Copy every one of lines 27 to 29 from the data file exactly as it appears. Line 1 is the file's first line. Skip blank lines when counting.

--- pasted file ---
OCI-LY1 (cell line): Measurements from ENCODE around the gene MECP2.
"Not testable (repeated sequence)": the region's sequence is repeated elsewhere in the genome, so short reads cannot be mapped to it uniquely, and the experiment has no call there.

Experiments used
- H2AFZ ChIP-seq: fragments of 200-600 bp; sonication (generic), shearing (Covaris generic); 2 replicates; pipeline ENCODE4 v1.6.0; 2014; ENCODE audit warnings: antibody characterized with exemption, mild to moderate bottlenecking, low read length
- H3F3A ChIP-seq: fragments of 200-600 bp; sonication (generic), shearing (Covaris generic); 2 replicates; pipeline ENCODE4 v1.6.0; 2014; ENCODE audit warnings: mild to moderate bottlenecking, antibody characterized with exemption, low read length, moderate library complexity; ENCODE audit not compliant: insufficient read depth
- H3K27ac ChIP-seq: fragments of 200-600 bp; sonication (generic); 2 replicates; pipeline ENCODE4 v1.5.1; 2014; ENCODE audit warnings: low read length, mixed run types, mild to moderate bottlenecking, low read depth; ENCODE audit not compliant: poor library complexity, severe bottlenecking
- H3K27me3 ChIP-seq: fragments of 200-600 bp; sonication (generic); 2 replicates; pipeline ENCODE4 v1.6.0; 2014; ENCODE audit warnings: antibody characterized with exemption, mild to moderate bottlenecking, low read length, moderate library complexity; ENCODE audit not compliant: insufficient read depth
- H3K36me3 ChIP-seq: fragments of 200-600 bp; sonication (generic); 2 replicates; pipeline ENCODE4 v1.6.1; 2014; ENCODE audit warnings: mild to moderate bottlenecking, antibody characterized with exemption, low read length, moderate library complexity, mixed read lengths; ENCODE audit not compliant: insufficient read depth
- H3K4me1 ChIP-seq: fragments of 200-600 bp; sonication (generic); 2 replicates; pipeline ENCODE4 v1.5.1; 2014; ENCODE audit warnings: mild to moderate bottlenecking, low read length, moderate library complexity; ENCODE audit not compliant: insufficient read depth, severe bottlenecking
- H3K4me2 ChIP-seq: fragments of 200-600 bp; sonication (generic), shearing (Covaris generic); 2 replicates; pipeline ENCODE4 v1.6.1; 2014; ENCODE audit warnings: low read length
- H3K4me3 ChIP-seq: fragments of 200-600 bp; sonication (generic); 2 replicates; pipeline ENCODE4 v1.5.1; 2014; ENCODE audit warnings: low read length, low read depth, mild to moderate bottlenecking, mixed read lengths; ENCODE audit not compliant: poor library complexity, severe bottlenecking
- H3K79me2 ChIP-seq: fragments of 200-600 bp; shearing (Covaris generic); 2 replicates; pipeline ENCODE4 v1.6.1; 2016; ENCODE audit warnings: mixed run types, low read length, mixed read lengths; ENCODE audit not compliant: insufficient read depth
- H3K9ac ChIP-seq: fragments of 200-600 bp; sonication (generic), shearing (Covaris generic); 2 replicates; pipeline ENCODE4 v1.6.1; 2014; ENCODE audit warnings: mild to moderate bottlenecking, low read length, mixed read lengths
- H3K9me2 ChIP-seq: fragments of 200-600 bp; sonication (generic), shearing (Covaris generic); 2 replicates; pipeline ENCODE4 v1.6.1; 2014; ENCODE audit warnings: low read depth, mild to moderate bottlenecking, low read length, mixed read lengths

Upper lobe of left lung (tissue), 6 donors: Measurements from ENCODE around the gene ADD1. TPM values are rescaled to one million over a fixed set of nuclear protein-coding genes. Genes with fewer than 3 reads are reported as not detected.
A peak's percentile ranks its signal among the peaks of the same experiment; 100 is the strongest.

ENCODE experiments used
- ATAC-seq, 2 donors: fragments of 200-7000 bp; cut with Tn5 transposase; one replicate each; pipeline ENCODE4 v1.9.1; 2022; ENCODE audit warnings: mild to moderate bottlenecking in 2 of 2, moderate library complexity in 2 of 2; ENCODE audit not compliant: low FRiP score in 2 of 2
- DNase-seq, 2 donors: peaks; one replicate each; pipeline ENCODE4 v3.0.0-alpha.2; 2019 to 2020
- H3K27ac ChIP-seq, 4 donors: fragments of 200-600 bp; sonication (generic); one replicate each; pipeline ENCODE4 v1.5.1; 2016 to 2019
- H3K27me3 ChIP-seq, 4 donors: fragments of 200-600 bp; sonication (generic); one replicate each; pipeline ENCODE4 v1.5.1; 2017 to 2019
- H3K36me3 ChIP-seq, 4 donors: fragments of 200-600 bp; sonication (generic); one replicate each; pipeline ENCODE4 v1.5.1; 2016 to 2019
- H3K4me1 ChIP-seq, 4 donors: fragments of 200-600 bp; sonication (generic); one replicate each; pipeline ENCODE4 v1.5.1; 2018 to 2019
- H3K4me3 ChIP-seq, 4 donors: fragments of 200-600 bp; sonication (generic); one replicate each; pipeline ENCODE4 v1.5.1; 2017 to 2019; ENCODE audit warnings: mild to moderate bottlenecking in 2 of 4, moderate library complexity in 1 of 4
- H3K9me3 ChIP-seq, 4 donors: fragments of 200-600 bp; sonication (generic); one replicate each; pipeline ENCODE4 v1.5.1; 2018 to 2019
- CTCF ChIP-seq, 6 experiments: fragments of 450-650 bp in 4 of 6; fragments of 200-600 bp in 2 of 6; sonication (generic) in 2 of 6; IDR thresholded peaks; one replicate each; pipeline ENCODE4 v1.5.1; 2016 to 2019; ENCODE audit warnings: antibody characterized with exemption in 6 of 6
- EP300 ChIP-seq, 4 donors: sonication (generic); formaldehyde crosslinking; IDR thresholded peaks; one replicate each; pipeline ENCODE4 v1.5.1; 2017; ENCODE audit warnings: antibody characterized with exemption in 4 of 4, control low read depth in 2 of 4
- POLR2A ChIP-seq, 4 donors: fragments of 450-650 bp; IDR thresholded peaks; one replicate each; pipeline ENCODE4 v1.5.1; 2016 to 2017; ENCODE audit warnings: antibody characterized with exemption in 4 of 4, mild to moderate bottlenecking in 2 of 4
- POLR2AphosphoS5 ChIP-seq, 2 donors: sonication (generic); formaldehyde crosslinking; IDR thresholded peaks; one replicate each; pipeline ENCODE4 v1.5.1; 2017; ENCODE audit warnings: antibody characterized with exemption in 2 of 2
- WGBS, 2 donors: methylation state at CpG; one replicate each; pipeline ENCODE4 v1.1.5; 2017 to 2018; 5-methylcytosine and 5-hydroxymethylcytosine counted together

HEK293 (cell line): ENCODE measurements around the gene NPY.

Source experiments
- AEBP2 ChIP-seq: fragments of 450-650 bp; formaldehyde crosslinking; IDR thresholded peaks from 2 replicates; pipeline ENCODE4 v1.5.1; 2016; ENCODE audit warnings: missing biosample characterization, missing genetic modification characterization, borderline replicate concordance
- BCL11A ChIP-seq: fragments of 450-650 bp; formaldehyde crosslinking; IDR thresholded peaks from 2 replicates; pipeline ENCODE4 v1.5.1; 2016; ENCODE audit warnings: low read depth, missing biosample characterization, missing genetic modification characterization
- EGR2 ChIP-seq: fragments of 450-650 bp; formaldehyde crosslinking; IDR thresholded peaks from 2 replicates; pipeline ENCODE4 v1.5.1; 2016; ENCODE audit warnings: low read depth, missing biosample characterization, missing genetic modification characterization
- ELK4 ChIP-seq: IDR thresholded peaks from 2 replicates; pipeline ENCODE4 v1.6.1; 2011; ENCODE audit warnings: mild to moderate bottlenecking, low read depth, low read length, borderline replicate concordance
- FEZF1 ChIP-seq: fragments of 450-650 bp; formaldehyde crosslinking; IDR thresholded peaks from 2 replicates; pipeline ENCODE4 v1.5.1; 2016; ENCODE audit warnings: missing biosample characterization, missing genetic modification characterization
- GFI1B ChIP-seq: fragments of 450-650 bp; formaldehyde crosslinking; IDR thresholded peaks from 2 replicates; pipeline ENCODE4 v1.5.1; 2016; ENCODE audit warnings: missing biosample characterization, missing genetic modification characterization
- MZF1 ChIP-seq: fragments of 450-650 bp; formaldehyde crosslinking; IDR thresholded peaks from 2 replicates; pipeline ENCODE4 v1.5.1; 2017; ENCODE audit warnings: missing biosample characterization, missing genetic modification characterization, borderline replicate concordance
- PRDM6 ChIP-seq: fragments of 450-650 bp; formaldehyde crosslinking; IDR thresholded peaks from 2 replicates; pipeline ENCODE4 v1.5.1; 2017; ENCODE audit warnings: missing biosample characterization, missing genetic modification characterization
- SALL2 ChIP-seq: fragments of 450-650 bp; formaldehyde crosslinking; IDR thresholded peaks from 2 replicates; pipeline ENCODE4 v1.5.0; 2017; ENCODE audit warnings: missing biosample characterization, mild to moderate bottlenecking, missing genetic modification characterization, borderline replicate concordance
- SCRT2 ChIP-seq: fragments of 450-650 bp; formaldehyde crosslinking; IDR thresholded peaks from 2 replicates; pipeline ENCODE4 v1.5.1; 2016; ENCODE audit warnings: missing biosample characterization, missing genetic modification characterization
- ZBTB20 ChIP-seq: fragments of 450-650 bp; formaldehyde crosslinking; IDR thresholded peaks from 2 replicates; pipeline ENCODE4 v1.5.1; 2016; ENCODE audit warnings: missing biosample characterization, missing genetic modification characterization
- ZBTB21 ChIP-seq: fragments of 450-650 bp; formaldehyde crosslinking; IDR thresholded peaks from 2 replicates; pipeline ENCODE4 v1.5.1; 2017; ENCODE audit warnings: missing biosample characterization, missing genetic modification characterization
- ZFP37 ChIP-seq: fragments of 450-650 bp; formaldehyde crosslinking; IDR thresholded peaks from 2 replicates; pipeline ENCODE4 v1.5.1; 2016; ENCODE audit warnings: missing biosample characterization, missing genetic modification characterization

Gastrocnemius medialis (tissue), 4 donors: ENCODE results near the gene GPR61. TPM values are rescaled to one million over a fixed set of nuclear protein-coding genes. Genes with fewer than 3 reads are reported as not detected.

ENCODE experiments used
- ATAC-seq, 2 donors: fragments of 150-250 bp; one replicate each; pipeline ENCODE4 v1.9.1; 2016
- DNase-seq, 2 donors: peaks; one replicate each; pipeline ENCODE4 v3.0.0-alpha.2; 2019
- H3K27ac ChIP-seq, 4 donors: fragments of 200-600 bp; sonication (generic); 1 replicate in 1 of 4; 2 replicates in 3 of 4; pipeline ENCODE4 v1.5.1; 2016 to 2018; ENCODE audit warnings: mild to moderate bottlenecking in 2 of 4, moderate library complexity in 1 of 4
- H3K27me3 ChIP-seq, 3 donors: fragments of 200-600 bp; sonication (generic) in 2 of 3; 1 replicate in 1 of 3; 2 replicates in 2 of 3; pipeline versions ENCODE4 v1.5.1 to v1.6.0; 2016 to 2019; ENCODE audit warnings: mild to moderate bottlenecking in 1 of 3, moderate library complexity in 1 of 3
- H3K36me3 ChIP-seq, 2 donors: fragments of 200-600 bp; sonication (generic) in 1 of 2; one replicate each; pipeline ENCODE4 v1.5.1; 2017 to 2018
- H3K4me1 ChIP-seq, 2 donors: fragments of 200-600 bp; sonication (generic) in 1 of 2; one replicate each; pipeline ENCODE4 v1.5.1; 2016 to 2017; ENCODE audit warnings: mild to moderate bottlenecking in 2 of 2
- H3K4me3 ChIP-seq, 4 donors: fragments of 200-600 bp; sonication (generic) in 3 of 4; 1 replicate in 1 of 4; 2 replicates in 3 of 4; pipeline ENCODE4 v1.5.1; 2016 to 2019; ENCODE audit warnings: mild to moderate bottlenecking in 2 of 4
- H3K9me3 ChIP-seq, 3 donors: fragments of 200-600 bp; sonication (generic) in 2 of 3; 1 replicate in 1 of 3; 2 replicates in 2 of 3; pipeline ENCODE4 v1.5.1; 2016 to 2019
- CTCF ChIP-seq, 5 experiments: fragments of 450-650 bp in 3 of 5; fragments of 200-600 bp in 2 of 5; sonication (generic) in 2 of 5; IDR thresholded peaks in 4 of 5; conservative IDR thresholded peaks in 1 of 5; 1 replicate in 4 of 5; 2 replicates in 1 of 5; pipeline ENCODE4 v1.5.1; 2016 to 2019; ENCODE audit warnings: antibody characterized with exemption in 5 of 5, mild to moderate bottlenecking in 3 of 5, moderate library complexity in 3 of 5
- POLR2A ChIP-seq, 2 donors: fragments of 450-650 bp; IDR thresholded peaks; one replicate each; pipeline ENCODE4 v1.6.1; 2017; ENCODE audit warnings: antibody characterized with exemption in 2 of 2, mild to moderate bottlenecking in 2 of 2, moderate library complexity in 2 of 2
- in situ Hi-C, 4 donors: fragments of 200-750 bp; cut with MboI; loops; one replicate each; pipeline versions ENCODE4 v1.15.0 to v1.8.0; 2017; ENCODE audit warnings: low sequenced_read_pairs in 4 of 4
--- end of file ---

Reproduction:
- EP300 ChIP-seq, 4 donors: sonication (generic); formaldehyde crosslinking; IDR thresholded peaks; one replicate each; pipeline ENCODE4 v1.5.1; 2017; ENCODE audit warnings: antibody characterized with exemption in 4 of 4, control low read depth in 2 of 4
- POLR2A ChIP-seq, 4 donors: fragments of 450-650 bp; IDR thresholded peaks; one replicate each; pipeline ENCODE4 v1.5.1; 2016 to 2017; ENCODE audit warnings: antibody characterized with exemption in 4 of 4, mild to moderate bottlenecking in 2 of 4
- POLR2AphosphoS5 ChIP-seq, 2 donors: sonication (generic); formaldehyde crosslinking; IDR thresholded peaks; one replicate each; pipeline ENCODE4 v1.5.1; 2017; ENCODE audit warnings: antibody characterized with exemption in 2 of 2